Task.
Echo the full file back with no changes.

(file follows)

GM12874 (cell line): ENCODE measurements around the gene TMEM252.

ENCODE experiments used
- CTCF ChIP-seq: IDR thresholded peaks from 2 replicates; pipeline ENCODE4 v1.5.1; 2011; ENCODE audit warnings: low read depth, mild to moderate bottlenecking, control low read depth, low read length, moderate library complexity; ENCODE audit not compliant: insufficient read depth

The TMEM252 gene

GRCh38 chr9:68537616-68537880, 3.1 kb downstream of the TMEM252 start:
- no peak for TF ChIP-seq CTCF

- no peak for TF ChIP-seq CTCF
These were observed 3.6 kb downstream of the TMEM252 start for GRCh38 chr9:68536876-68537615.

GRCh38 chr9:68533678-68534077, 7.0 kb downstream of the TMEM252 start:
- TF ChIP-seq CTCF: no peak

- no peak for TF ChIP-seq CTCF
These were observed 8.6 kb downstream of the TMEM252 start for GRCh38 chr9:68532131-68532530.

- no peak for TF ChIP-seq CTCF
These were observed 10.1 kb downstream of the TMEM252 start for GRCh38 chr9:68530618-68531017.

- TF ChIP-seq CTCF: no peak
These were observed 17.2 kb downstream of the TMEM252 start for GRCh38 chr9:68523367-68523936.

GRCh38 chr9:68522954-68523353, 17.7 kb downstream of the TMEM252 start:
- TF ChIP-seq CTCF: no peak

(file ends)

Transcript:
GM12874 (cell line): ENCODE measurements around the gene TMEM252.

ENCODE experiments used
- CTCF ChIP-seq: IDR thresholded peaks from 2 replicates; pipeline ENCODE4 v1.5.1; 2011; ENCODE audit warnings: low read depth, mild to moderate bottlenecking, control low read depth, low read length, moderate library complexity; ENCODE audit not compliant: insufficient read depth

The TMEM252 gene

GRCh38 chr9:68537616-68537880, 3.1 kb downstream of the TMEM252 start:
- no peak for TF ChIP-seq CTCF

- no peak for TF ChIP-seq CTCF
These were observed 3.6 kb downstream of the TMEM252 start for GRCh38 chr9:68536876-68537615.

GRCh38 chr9:68533678-68534077, 7.0 kb downstream of the TMEM252 start:
- TF ChIP-seq CTCF: no peak

- no peak for TF ChIP-seq CTCF
These were observed 8.6 kb downstream of the TMEM252 start for GRCh38 chr9:68532131-68532530.

- no peak for TF ChIP-seq CTCF
These were observed 10.1 kb downstream of the TMEM252 start for GRCh38 chr9:68530618-68531017.

- TF ChIP-seq CTCF: no peak
These were observed 17.2 kb downstream of the TMEM252 start for GRCh38 chr9:68523367-68523936.

GRCh38 chr9:68522954-68523353, 17.7 kb downstream of the TMEM252 start:
- TF ChIP-seq CTCF: no peak